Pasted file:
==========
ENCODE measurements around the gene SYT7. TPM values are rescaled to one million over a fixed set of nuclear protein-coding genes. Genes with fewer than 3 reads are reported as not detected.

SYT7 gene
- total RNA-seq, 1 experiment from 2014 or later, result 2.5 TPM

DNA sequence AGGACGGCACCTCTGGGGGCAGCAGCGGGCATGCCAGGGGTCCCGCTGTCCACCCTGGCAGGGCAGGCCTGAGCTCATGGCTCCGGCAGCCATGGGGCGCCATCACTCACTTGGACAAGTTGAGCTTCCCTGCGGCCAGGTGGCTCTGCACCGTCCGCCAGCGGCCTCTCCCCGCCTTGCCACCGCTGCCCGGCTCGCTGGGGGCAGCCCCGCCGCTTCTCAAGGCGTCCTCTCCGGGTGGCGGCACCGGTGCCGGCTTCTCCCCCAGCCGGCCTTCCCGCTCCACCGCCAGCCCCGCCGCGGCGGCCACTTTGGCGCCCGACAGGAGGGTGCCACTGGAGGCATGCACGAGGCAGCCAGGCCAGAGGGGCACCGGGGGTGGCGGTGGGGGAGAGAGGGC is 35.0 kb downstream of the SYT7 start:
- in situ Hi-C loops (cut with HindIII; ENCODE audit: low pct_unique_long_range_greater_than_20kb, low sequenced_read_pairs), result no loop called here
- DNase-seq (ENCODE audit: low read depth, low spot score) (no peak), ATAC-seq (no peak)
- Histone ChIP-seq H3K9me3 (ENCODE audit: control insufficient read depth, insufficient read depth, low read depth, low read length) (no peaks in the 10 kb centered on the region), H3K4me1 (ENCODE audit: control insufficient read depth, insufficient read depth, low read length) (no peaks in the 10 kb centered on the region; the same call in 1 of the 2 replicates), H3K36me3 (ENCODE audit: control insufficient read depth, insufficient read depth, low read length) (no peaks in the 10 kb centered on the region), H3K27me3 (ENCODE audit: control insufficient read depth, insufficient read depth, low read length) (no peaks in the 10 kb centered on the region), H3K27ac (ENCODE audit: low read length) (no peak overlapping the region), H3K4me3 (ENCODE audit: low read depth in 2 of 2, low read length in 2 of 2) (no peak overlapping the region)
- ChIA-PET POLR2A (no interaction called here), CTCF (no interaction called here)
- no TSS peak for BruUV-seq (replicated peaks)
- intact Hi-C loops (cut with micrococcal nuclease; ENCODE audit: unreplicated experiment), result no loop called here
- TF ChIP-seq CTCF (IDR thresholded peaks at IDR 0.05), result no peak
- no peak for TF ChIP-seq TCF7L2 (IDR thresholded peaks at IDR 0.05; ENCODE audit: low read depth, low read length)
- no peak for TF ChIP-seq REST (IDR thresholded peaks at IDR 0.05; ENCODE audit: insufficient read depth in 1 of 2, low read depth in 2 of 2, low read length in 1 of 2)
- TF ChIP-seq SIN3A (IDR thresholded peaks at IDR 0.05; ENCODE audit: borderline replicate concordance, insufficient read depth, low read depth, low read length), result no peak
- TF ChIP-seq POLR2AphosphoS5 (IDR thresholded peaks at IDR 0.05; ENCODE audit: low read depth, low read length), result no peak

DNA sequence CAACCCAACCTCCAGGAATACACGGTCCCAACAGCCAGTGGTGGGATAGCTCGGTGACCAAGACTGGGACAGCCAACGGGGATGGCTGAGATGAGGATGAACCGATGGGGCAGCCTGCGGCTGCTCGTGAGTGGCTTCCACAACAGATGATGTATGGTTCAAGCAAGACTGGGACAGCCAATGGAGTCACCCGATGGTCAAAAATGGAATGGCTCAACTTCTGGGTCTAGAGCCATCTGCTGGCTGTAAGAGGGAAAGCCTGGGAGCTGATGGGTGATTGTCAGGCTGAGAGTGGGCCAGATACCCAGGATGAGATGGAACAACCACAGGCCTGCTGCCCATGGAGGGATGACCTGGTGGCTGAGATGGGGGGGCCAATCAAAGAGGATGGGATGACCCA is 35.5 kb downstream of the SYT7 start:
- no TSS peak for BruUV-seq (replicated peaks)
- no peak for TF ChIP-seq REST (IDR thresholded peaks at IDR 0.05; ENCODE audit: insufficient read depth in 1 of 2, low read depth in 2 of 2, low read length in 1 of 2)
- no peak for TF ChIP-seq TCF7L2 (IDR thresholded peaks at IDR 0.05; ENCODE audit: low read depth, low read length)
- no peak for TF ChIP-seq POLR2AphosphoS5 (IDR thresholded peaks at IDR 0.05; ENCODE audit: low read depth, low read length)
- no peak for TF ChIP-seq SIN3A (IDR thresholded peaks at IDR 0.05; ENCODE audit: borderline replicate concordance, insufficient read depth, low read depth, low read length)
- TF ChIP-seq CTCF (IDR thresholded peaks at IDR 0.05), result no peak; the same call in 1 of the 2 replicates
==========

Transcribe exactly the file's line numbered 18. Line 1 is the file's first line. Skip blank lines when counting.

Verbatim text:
- no peak for TF ChIP-seq REST (IDR thresholded peaks at IDR 0.05; ENCODE audit: insufficient read depth in 1 of 2, low read depth in 2 of 2, low read length in 1 of 2)